NEW YORK — Stocks closed slightly higher in lackluster pre-holiday trading Wednesday, with a better-than-expected government report on oil inventories and good unemployment figures giving investors reasons to buy stocks.
Wall Street was generally encouraged as the latest Energy Department report on petroleum reserves showed flat demand and slight reserve increases in distillates such as heating oil. However, oil futures rose in afternoon trading, with a barrel of light crude quoted at $49.44, up 50 cents, on the New York Mercantile Exchange.
A drop in weekly unemployment claims, which fell to their lowest level in three months, eased investor concerns about the strength of the economy. According to the Labor Department, 323,000 first-time jobless claims were filed last week, down 334,000 last week and less than the 335,000 analysts had expected.
However, with the dollar still struggling against other currencies and a mix of economic data, the markets were sluggish, especially with the Thanksgiving holiday approaching.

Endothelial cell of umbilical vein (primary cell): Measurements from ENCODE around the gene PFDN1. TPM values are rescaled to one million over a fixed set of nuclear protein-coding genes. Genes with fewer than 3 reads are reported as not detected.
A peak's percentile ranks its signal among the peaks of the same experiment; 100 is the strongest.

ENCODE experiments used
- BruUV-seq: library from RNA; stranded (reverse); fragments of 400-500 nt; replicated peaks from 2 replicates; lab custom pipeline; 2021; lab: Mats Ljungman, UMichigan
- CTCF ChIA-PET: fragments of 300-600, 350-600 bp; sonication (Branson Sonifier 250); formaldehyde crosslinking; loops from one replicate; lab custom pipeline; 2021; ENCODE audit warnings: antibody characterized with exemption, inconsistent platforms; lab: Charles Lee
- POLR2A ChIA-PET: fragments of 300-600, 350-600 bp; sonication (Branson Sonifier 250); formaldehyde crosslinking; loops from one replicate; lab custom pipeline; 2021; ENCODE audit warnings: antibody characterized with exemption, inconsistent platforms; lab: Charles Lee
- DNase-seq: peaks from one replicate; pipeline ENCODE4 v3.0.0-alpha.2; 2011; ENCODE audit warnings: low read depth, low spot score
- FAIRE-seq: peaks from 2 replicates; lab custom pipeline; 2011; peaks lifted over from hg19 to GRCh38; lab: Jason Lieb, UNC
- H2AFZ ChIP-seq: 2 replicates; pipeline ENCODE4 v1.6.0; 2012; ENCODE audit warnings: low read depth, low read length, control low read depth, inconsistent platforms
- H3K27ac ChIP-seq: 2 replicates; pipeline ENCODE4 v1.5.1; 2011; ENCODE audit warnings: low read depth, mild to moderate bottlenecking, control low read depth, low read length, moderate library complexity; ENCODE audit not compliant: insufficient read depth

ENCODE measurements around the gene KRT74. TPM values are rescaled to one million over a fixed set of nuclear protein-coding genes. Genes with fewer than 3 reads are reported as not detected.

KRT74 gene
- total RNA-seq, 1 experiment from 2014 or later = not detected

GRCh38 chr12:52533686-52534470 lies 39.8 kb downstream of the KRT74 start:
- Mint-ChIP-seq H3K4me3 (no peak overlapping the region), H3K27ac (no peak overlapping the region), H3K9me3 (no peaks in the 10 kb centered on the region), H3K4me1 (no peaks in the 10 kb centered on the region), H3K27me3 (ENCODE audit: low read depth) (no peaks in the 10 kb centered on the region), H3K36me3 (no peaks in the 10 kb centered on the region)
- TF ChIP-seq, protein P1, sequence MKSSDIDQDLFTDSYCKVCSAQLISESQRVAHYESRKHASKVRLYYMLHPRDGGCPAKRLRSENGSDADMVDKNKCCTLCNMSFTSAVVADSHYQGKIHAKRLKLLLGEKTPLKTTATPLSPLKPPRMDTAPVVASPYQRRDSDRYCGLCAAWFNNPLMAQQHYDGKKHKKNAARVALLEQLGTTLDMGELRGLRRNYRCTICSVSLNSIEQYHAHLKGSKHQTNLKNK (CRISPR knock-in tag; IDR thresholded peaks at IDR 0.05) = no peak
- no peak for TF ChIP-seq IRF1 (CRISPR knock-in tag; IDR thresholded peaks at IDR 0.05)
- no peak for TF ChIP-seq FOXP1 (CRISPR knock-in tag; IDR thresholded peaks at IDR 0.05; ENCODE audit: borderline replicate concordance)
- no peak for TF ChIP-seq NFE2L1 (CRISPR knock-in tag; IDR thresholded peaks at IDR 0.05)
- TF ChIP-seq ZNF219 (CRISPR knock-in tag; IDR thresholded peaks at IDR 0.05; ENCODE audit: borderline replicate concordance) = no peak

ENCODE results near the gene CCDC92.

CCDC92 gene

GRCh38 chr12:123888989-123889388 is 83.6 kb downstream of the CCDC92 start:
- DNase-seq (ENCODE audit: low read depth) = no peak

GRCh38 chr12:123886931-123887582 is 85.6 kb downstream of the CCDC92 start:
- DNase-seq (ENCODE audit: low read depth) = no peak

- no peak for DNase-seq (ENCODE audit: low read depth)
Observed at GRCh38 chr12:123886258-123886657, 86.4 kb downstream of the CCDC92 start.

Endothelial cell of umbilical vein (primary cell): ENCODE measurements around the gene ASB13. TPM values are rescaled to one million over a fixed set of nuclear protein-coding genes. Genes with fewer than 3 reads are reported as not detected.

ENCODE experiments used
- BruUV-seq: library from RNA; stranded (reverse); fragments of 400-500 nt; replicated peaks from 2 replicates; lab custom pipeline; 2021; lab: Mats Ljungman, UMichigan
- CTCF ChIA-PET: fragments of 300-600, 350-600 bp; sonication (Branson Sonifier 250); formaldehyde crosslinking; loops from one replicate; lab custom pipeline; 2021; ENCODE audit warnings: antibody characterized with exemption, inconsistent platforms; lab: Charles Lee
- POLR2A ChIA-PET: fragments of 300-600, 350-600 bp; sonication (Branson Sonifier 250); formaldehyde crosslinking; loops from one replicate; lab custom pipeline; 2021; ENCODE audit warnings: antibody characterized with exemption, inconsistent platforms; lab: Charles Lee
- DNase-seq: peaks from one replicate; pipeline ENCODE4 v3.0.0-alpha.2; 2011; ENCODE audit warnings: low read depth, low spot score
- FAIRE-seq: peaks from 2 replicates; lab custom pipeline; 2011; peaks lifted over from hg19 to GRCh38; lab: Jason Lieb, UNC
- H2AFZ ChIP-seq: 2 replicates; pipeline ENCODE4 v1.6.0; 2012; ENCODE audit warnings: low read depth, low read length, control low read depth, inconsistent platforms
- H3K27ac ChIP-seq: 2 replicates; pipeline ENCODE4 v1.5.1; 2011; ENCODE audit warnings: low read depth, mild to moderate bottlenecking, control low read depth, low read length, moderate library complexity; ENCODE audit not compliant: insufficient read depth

“I don’t know if there’s anything really driving the market today,” said Scott Wren, equity strategist at A.G. Edwards & Sons. “The dollar’s lower, but so is oil. Volume’s a little better, so there’s probably still some optimism there.”
The Dow Jones industrial average gained 27.71, or 0.26 percent, to 10,520.31.
Broader stock indicators were modestly higher. The Standard & Poor’s 500 index was up 4.82, or 0.41 percent, at 1,181.76, and the Nasdaq composite index gained 18.26, or 0.88 percent, to 2,102.54.
The latest economic news weighed on the market, minimizing the day’s gains. The dollar slid to another new low against the euro, breaking Tuesday’s record, with investors continuing to worry about the potential lack of foreign investment, as well as a more aggressive interest rate policy from the Federal Reserve, should the dollar’s trend continue.
“I think the dollar remains a major concern right now,” said Tim Trainor, equity trader with John Hancock Funds. “And we know the Federal Reserve is going to react to it. We’ll probably see another interest rate hike in December because of it.”
In addition, orders for durable goods — big-ticket items expected to last at least three years — fell 0.4 percent in October after a 0.9 percent gain in September, according to the Commerce Department. Wall Street had expected a rise of 0.5 percent.
The latest reading of the University of Michigan’s consumer sentiment index also was disappointing. The revised index for November fell to 92.8, compared to the 95.5 reading in October and the 96 reading expected this month on Wall Street.